Main Attractions Notre Dame

This gothic cathedral was made famous in Victor Hugo’s The Hunchback of Notre Dame. It was built along the River Seine on the site previously occupied by a Gallo-Roman temple dedicated to Jupiter, and two other churches.  Louis VII commissioned its construction in 1163, but it was not completed until 1330.  During the French Revolution, Notre Dame was stripped of most of its treasures and even used as a warehouse.  In 1845 restoration began, lasting 23 years.  The cathedral was the site of many events in Paris, including the wedding of François II to Mary Stuart, and her crowning as Queen of France.  It was also here that Napoleon crowned himself and his wife Josephine in December, 1804. 

Saint ChapelleThis small gothic chapel is a jewel, with beautiful stained glass windows that fill the upper floor.  It was built in the 1240s under the orders of Louis IX to house the treasures brought back from the crusades including what was believed to be the Crown of Thorns worn by Jesus and a piece of the True Cross.  Although not as well known as other sites in the city, it is worth a visit.  

ParisMusée du Louvre:

The Louvre was begun in 1200 by King Philip Augustus as a fortress along the River Seine.  Having undergone many additions, it later became the Royal Residence under the rule of Charles V, and remained so until Louis XIV moved his family and court to Versailles in 1682.  It is now home to one of the world’s most renowned art museums.  The collection within began with a dozen paintings by Titian, Da Vinci and Raphael acquired by King François I.  Under Louis XIII, the collection grew to about 200 works.  By 1715, there were about 2,500 pieces in the royal collection.  In 1793, after the Revolution, the Musée de la République was opened to the public in the Louvre.  Today, the museum holds over 300,000 pieces of art, rotating their displays regularly.  The collection includes the Mona Lisa, one of the dozen pieces collected by King François I, as well as the Venus di Milo, acquired in 1820, an enormous collection of Egyptian and Oriental antiquities, and European paintings, sculptures, prints, drawings and objects d’art.  While in Paris, don’t miss this museum. Musée d’OrsayBuilt by Victor Laloux for the Universal Exhibition of 1900, this train station was closed in 1939.  It was opened as a museum in 1986, featuring a collection of art and historical documents that are important to the period from 1848-1914.  These include paintings, sculptures, pastels, photography, furniture, and objects d’art.  The paintings include pieces by Claude Monet, Edgar Degas, Georges Seurat and Auguste Renoir.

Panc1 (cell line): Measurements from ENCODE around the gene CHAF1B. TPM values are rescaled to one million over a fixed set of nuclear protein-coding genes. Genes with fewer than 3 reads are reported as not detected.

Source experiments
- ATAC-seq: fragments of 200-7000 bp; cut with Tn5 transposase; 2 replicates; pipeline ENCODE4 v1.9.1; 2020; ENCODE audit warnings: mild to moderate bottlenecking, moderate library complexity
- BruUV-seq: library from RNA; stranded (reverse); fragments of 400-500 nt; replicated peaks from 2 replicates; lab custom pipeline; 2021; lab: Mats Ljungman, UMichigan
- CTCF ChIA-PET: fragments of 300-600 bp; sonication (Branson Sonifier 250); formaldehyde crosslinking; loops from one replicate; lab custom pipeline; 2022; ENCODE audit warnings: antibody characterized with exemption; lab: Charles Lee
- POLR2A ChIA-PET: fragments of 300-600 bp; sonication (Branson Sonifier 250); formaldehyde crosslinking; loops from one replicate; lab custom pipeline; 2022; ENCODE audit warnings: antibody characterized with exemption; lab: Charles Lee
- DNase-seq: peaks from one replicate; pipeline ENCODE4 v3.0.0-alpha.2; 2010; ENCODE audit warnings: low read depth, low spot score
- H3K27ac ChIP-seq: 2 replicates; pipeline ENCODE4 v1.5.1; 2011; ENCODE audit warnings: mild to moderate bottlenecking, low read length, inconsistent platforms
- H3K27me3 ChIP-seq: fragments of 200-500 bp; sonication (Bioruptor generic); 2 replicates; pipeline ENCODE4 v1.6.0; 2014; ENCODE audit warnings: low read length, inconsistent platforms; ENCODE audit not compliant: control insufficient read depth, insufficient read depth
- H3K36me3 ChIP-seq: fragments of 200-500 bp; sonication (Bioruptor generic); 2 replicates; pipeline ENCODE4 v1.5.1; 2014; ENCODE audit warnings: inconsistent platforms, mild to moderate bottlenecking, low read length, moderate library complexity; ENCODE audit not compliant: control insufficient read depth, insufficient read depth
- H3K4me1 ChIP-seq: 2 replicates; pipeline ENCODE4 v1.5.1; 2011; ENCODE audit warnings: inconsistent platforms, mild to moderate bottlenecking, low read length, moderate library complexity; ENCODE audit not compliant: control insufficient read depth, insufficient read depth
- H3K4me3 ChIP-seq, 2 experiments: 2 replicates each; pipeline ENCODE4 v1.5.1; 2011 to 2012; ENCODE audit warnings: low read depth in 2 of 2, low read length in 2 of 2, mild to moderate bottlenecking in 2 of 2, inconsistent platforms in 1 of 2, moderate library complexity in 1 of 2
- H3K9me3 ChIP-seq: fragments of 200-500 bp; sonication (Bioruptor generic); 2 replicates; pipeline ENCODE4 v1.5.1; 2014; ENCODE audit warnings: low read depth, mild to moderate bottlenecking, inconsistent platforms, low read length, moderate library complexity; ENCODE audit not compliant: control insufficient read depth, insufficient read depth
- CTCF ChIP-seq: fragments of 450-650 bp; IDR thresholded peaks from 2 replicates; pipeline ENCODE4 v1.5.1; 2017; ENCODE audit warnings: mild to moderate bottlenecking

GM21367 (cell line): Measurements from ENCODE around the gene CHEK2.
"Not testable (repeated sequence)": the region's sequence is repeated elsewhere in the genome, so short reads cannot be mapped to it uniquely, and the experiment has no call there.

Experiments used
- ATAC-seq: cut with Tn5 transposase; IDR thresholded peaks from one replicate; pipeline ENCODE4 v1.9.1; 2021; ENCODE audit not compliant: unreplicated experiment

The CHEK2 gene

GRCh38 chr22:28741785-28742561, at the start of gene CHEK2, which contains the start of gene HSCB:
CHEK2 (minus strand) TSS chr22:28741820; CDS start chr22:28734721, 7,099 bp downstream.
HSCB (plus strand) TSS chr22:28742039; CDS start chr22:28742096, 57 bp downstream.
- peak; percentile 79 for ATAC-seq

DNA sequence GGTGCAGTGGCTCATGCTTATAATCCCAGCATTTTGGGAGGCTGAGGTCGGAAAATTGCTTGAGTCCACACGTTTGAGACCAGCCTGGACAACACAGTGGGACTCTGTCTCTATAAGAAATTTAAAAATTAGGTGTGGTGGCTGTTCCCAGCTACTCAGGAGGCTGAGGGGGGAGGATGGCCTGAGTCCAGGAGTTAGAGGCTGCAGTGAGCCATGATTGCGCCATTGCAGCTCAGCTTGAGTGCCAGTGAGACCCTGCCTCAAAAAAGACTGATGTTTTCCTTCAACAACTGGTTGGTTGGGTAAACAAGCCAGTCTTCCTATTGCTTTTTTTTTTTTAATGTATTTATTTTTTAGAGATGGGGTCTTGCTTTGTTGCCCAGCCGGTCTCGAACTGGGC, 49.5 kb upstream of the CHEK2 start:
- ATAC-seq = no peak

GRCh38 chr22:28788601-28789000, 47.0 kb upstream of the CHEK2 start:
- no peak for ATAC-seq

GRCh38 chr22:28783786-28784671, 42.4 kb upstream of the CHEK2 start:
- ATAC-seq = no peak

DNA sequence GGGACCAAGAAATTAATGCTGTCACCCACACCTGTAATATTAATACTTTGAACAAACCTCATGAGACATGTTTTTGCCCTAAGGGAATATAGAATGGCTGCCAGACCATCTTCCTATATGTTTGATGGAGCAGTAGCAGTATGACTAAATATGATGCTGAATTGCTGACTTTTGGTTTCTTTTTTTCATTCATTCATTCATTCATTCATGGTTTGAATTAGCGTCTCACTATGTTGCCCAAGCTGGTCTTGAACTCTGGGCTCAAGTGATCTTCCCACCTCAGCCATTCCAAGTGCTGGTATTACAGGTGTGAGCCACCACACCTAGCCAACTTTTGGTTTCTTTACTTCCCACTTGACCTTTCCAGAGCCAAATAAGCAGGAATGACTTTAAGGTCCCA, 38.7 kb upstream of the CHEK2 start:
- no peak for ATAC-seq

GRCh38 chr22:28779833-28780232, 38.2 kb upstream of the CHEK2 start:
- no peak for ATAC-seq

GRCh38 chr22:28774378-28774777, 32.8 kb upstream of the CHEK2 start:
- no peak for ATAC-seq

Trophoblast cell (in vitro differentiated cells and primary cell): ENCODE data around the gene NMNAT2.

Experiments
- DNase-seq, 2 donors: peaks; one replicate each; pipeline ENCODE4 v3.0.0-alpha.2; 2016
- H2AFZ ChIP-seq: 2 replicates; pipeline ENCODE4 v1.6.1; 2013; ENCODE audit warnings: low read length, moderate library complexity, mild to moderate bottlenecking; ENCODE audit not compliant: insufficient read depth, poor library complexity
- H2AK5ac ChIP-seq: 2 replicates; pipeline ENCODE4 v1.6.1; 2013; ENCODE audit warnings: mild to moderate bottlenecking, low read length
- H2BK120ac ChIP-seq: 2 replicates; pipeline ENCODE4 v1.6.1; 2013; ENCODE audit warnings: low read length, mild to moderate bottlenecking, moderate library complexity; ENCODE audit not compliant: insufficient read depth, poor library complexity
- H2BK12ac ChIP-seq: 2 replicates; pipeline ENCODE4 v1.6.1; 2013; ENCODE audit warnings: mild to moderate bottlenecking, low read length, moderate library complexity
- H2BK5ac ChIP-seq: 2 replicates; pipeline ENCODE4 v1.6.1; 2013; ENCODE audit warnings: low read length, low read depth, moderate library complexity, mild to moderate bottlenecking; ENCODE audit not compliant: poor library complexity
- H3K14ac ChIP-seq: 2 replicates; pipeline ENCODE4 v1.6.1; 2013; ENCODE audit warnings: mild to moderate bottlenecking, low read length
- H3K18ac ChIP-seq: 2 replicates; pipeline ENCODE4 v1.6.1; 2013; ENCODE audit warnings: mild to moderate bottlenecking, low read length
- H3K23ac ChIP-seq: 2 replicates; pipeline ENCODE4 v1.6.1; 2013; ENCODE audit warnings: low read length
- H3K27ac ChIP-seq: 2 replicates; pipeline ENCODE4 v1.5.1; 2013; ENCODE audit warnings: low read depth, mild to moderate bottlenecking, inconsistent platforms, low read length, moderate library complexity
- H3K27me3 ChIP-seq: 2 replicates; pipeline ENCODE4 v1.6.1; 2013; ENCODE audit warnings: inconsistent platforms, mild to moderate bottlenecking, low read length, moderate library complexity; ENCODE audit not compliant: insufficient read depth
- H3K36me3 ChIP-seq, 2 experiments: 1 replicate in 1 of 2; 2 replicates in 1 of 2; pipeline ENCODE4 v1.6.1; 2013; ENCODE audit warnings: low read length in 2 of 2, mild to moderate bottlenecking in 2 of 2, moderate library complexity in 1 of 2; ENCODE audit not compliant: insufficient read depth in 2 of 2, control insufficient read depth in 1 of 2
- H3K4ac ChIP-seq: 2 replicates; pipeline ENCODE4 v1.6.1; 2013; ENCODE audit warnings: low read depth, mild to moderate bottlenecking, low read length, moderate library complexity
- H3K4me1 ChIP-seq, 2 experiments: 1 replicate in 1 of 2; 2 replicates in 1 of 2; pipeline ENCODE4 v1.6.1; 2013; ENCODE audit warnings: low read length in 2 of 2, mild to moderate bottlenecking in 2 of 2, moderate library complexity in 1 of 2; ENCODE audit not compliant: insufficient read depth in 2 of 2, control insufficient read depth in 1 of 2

Musée National d’Art Moderne: This museum is dedicated to art and design from the 20th century and includes paintings, sculpture, literature, photography, and the decorative arts as well as the history of design.  The collection includes works by Picasso, Matisse, Miró and Kandrinsky.

Cité des Sciences et de l’Industrie: Located on the edge of the gardens of the Parc de la Villette is one of the world’s largest and best science museums. It features interactive exhibits in four areas: Explora, where one can walk through a camera or travel through the inside of the human body; Argonaute, where one can explore a real submarine; Cinoxe, which has a flight simulator; and Géode, one of the world’s largest geodesic domes.  Throughout the museum one finds great hands on activities for children as well as adults, all that stimulate the mind and inspire curiosity.